Between the Lines

Between the Lines By David Lias No doubt by now you've heard of Furby, the latest Christmas commercial craze to hit store shelves this holiday season.

Actually, it's probably inaccurate to say that these new, computerized toys, which bear a striking resemblance to a cross between a rat and hamster, can be found in stores.

The manufacturers of Furby have learned from recent history. They saw frantic mothers resort to fisticuffs so they could grab the last Cabbage Patch Doll from a shelf, and pay hundreds of dollars for the homely toy.

The company that makes Beanie Babies also realized that a sure way to jack up the price of their products was to create a limited number of certain varieties.

Rose Marie and Roger Parsons of Vermillion, however, certainly know how to set priorities. They haven't fallen into the many commercial pitfalls introduced to consumers each Christmas season.

Ever since their marriage in 1971, they've turned their home into a Christmas cookie factory.

You can't just beat a homemade Christmas treat like that. So over the years, naturally, the demand for their product has grown.

They just finished baking, decorating, and shipping nearly 2,000 of their cookies to friends and relatives all across the country.

Why do they do it? And why does something as simple as a cookie seem so fulfilling, both to the people who receive them, and the Parsons, who diligently make sure that everyone on their Christmas list gets one each year?

It's a holiday tradition, Rose Marie said. And one thing the Parsons aren't prepared to let go of is the annual practice of baking cookies, especially when it's associated with Christmas.

She doesn't say it in so many words, but one can easily sense from Rose Marie that one reason they've kept this family tradition alive is they know how important it is to celebrate the true essence of Christmas, the birth of a baby 2,000 years ago who changed the world.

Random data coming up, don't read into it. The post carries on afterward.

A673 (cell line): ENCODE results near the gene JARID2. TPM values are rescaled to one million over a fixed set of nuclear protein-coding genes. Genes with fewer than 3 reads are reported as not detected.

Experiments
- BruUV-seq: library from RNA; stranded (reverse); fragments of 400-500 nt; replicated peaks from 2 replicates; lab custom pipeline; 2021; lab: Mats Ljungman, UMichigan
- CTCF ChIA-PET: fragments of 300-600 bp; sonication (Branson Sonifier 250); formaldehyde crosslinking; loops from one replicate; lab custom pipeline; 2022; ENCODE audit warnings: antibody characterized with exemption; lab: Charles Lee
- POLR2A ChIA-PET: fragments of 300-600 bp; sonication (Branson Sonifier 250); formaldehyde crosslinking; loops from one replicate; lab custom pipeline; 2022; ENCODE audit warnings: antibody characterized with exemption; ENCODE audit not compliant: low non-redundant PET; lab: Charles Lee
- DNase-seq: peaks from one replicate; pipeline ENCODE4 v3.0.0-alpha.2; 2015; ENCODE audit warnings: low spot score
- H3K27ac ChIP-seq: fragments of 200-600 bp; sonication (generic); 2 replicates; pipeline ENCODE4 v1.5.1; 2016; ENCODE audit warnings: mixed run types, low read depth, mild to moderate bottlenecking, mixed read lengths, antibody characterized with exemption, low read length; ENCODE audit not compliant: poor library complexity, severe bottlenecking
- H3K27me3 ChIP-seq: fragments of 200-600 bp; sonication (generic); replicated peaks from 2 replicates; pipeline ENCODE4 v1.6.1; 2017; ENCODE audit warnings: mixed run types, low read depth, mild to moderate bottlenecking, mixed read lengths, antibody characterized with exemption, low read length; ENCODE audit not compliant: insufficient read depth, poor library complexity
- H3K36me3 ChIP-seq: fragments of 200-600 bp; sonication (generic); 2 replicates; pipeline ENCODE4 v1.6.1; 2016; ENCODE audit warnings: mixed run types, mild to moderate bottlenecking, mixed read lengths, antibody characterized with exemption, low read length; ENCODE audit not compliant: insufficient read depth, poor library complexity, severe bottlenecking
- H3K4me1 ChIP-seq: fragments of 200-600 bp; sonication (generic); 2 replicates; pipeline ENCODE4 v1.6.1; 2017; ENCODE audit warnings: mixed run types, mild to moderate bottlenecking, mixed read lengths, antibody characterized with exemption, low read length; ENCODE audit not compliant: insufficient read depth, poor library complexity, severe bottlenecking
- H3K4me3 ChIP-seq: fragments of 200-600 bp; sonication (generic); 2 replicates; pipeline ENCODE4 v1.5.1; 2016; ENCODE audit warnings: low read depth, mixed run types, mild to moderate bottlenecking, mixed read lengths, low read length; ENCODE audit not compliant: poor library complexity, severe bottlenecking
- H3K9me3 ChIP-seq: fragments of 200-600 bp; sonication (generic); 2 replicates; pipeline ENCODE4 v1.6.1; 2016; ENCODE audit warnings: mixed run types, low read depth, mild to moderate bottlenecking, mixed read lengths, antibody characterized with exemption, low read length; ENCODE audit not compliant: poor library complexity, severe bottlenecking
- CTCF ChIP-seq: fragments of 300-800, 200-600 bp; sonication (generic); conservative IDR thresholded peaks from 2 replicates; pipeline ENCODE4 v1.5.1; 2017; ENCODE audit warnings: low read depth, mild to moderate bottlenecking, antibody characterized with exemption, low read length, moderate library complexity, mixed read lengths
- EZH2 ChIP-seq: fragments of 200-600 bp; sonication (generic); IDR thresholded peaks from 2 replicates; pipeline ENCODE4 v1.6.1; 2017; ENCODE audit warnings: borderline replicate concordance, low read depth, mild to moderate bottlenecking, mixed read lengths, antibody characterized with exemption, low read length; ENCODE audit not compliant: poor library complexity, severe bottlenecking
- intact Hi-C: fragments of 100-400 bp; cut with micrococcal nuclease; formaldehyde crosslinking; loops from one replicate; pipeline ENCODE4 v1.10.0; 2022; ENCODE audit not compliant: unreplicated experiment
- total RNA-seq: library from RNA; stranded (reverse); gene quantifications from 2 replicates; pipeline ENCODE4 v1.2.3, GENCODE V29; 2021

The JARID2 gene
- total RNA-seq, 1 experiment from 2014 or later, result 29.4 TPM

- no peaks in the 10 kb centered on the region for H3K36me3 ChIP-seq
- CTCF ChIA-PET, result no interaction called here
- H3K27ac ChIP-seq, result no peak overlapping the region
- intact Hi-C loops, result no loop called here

I was just thinking about the Parsons when a brochure from Alternatives for Simple Living crossed my desk. I haven't heard about this organization, but they offer these 10 tips for a simpler, more meaningful Christmas:

1. Plan ahead. Instead of going on auto-pilot the day after Thanksgiving, hold a family meeting to decide what the group really wants to do and who's going to do what.

2. If you need a symbol for giving (in addition to Jesus and the Wise Ones) learn about St. Nicholas. Santa Claus has been completely taken over by commerce.

3. Avoid debt. Refuse to be pressured by advertising to overspend.

4. Avoid stress. Give to yourself. Don't assume that things have to be the same as they've been.

5. Draw names rather than everyone giving something to everyone else in your giving circle. Set a ceiling for each recipient. Give children ONE thing they really want, rather than so many gifts. If need be, pool funds.

6. Give appropriate gifts. Get to know the recipient. Give what they need, not what you want to buy.

7. Give alternative gifts. Give 25 percent of what you spent last year to the truly needy . . . individuals or groups locally, nationally or internationally. Buy crafts and clothing from developing countries at alternative gift markets, not from commercial importers, so that the artisans receive a fair price for their work. Give of yourself, not just "stuff" (such as baby-sitting or an "enchanted evening") or something baked, sewn, handmade, composed, etc.

8. Celebrate Advent for four weeks before Christmas.

9. Put the gifts under the tree shortly before opening them. Then take turns opening them, not all at once, so that each gift can be admired and each giver thanked.

10. Make changes slowly but persistently. Don't try to change everything and everybody all at once. The resistance may make you feel defeated and lonely.

For more help and a free catalog of ideas, contact Alternatives for Simple Living at 800-821-6153.

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